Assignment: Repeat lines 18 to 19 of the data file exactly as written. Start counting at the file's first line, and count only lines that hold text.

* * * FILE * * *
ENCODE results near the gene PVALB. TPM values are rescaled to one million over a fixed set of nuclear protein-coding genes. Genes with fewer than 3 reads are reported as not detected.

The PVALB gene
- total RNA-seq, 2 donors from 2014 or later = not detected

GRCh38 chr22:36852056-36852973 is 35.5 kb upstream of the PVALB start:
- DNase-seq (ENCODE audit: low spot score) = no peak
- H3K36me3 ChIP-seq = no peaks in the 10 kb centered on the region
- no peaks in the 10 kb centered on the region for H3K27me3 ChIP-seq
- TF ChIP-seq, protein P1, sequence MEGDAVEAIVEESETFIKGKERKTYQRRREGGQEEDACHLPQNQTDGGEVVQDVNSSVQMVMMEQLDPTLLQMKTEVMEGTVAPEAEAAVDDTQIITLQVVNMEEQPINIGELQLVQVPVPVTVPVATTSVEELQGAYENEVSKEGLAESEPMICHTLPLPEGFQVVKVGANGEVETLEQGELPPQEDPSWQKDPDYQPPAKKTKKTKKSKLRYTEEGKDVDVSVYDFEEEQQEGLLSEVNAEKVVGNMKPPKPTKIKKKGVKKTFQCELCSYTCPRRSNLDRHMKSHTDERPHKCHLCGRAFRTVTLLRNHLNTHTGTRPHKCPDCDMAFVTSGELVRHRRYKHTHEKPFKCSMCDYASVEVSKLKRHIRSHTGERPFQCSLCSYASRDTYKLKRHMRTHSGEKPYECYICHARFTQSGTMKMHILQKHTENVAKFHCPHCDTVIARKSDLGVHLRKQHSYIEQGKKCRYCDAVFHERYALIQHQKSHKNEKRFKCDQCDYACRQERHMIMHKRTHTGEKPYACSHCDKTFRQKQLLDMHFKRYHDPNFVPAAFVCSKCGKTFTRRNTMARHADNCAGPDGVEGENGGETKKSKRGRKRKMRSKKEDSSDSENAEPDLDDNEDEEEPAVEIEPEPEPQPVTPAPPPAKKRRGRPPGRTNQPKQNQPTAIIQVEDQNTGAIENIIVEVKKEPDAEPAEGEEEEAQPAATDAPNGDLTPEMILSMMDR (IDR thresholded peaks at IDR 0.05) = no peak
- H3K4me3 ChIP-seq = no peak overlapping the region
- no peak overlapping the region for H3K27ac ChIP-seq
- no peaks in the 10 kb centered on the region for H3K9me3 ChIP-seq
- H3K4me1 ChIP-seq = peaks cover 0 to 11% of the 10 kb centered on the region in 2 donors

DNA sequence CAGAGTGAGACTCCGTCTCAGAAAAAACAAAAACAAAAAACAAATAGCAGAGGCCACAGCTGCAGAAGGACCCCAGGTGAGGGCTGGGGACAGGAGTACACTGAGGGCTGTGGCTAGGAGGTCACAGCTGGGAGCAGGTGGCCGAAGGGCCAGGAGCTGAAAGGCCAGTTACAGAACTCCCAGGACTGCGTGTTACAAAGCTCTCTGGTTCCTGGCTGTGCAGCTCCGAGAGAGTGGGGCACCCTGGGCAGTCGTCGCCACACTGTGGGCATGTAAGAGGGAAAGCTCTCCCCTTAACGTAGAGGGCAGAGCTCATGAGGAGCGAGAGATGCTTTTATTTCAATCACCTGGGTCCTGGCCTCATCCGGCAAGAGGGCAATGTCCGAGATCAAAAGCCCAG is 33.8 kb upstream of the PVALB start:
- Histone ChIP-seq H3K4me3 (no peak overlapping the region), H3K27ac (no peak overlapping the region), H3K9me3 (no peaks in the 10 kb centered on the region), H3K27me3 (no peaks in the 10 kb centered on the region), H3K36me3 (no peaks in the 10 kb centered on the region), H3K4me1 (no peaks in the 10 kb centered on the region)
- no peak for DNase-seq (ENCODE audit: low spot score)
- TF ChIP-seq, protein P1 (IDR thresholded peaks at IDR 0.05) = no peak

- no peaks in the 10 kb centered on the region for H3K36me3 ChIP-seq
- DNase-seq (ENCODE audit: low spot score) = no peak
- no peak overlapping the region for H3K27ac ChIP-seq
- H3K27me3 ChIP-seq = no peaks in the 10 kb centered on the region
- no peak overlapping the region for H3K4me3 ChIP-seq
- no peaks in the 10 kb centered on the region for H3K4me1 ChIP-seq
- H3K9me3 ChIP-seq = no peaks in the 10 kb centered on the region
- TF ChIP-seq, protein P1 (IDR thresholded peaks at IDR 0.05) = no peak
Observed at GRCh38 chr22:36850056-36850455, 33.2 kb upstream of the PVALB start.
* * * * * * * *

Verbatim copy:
- DNase-seq (ENCODE audit: low spot score) = no peak
- no peak overlapping the region for H3K27ac ChIP-seq